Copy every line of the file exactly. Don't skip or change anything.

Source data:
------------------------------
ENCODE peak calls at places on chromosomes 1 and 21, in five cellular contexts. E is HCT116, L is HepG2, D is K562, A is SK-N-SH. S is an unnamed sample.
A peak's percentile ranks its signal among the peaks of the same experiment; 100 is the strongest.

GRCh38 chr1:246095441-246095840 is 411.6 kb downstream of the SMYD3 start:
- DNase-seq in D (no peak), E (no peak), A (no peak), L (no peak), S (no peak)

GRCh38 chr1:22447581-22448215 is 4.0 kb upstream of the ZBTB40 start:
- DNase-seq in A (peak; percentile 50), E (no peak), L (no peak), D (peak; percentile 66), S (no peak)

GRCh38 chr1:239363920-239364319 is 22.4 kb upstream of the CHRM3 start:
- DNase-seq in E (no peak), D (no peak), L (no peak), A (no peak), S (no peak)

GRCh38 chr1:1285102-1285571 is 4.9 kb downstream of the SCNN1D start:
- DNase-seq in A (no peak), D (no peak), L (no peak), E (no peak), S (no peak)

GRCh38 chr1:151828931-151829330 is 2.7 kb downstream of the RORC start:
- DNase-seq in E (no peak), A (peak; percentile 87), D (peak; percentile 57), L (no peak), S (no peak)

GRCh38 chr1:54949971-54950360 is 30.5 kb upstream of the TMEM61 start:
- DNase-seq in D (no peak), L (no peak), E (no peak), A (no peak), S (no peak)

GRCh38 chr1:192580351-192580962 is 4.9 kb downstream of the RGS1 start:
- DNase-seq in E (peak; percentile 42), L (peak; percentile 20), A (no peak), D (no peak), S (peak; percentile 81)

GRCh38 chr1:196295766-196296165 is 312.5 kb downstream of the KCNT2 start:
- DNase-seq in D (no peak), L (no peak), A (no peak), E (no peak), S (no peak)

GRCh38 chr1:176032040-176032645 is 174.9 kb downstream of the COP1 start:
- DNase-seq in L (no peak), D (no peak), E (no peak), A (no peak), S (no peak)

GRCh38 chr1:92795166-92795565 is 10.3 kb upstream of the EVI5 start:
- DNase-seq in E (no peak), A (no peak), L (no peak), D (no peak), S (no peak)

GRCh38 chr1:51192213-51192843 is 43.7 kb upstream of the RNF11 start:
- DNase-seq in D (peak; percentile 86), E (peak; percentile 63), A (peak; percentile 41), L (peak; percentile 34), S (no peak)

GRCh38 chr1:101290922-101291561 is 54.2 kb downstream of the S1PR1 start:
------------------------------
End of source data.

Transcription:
ENCODE peak calls at places on chromosomes 1 and 21, in five cellular contexts. E is HCT116, L is HepG2, D is K562, A is SK-N-SH. S is an unnamed sample.
A peak's percentile ranks its signal among the peaks of the same experiment; 100 is the strongest.

GRCh38 chr1:246095441-246095840 is 411.6 kb downstream of the SMYD3 start:
- DNase-seq in D (no peak), E (no peak), A (no peak), L (no peak), S (no peak)

GRCh38 chr1:22447581-22448215 is 4.0 kb upstream of the ZBTB40 start:
- DNase-seq in A (peak; percentile 50), E (no peak), L (no peak), D (peak; percentile 66), S (no peak)

GRCh38 chr1:239363920-239364319 is 22.4 kb upstream of the CHRM3 start:
- DNase-seq in E (no peak), D (no peak), L (no peak), A (no peak), S (no peak)

GRCh38 chr1:1285102-1285571 is 4.9 kb downstream of the SCNN1D start:
- DNase-seq in A (no peak), D (no peak), L (no peak), E (no peak), S (no peak)

GRCh38 chr1:151828931-151829330 is 2.7 kb downstream of the RORC start:
- DNase-seq in E (no peak), A (peak; percentile 87), D (peak; percentile 57), L (no peak), S (no peak)

GRCh38 chr1:54949971-54950360 is 30.5 kb upstream of the TMEM61 start:
- DNase-seq in D (no peak), L (no peak), E (no peak), A (no peak), S (no peak)

GRCh38 chr1:192580351-192580962 is 4.9 kb downstream of the RGS1 start:
- DNase-seq in E (peak; percentile 42), L (peak; percentile 20), A (no peak), D (no peak), S (peak; percentile 81)

GRCh38 chr1:196295766-196296165 is 312.5 kb downstream of the KCNT2 start:
- DNase-seq in D (no peak), L (no peak), A (no peak), E (no peak), S (no peak)

GRCh38 chr1:176032040-176032645 is 174.9 kb downstream of the COP1 start:
- DNase-seq in L (no peak), D (no peak), E (no peak), A (no peak), S (no peak)

GRCh38 chr1:92795166-92795565 is 10.3 kb upstream of the EVI5 start:
- DNase-seq in E (no peak), A (no peak), L (no peak), D (no peak), S (no peak)

GRCh38 chr1:51192213-51192843 is 43.7 kb upstream of the RNF11 start:
- DNase-seq in D (peak; percentile 86), E (peak; percentile 63), A (peak; percentile 41), L (peak; percentile 34), S (no peak)

GRCh38 chr1:101290922-101291561 is 54.2 kb downstream of the S1PR1 start: